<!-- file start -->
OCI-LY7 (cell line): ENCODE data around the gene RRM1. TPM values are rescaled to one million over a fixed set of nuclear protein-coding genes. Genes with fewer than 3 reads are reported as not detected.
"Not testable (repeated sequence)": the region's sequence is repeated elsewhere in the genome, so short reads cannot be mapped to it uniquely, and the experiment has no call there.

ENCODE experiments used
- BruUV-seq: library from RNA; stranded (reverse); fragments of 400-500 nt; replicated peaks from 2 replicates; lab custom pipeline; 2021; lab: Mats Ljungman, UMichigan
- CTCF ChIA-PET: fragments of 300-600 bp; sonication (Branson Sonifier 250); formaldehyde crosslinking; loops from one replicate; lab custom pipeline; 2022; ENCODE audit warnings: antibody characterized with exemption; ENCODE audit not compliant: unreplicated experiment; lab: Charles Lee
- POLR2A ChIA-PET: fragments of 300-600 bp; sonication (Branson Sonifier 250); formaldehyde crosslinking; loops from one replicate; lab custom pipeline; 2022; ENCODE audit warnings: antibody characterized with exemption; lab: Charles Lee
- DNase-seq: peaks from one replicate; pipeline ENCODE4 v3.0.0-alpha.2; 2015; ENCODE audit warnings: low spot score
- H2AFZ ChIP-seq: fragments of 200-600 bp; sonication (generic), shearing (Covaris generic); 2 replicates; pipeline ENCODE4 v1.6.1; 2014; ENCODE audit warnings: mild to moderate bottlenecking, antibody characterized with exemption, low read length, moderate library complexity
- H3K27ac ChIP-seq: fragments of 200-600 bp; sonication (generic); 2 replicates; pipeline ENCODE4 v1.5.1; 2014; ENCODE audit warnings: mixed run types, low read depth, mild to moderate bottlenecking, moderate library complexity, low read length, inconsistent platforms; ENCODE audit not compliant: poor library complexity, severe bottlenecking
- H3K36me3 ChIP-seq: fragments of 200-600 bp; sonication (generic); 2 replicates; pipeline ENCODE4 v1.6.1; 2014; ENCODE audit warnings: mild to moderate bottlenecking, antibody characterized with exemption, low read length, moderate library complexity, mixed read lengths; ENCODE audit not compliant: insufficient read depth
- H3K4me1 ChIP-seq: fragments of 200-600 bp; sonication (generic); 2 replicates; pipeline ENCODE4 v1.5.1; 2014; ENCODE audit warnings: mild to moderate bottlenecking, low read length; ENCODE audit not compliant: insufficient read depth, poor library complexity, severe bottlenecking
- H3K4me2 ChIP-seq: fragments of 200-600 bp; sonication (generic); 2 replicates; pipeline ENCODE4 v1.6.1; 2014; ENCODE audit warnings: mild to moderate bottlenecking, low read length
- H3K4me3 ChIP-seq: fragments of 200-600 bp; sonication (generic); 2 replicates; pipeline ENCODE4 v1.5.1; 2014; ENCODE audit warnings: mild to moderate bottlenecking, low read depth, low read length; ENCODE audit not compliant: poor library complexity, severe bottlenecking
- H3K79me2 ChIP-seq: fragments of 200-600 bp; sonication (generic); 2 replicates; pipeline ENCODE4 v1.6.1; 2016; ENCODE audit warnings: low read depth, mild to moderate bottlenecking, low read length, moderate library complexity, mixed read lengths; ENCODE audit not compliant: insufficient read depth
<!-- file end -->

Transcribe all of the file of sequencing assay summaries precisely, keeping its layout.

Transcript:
OCI-LY7 (cell line): ENCODE data around the gene RRM1. TPM values are rescaled to one million over a fixed set of nuclear protein-coding genes. Genes with fewer than 3 reads are reported as not detected.
"Not testable (repeated sequence)": the region's sequence is repeated elsewhere in the genome, so short reads cannot be mapped to it uniquely, and the experiment has no call there.

ENCODE experiments used
- BruUV-seq: library from RNA; stranded (reverse); fragments of 400-500 nt; replicated peaks from 2 replicates; lab custom pipeline; 2021; lab: Mats Ljungman, UMichigan
- CTCF ChIA-PET: fragments of 300-600 bp; sonication (Branson Sonifier 250); formaldehyde crosslinking; loops from one replicate; lab custom pipeline; 2022; ENCODE audit warnings: antibody characterized with exemption; ENCODE audit not compliant: unreplicated experiment; lab: Charles Lee
- POLR2A ChIA-PET: fragments of 300-600 bp; sonication (Branson Sonifier 250); formaldehyde crosslinking; loops from one replicate; lab custom pipeline; 2022; ENCODE audit warnings: antibody characterized with exemption; lab: Charles Lee
- DNase-seq: peaks from one replicate; pipeline ENCODE4 v3.0.0-alpha.2; 2015; ENCODE audit warnings: low spot score
- H2AFZ ChIP-seq: fragments of 200-600 bp; sonication (generic), shearing (Covaris generic); 2 replicates; pipeline ENCODE4 v1.6.1; 2014; ENCODE audit warnings: mild to moderate bottlenecking, antibody characterized with exemption, low read length, moderate library complexity
- H3K27ac ChIP-seq: fragments of 200-600 bp; sonication (generic); 2 replicates; pipeline ENCODE4 v1.5.1; 2014; ENCODE audit warnings: mixed run types, low read depth, mild to moderate bottlenecking, moderate library complexity, low read length, inconsistent platforms; ENCODE audit not compliant: poor library complexity, severe bottlenecking
- H3K36me3 ChIP-seq: fragments of 200-600 bp; sonication (generic); 2 replicates; pipeline ENCODE4 v1.6.1; 2014; ENCODE audit warnings: mild to moderate bottlenecking, antibody characterized with exemption, low read length, moderate library complexity, mixed read lengths; ENCODE audit not compliant: insufficient read depth
- H3K4me1 ChIP-seq: fragments of 200-600 bp; sonication (generic); 2 replicates; pipeline ENCODE4 v1.5.1; 2014; ENCODE audit warnings: mild to moderate bottlenecking, low read length; ENCODE audit not compliant: insufficient read depth, poor library complexity, severe bottlenecking
- H3K4me2 ChIP-seq: fragments of 200-600 bp; sonication (generic); 2 replicates; pipeline ENCODE4 v1.6.1; 2014; ENCODE audit warnings: mild to moderate bottlenecking, low read length
- H3K4me3 ChIP-seq: fragments of 200-600 bp; sonication (generic); 2 replicates; pipeline ENCODE4 v1.5.1; 2014; ENCODE audit warnings: mild to moderate bottlenecking, low read depth, low read length; ENCODE audit not compliant: poor library complexity, severe bottlenecking
- H3K79me2 ChIP-seq: fragments of 200-600 bp; sonication (generic); 2 replicates; pipeline ENCODE4 v1.6.1; 2016; ENCODE audit warnings: low read depth, mild to moderate bottlenecking, low read length, moderate library complexity, mixed read lengths; ENCODE audit not compliant: insufficient read depth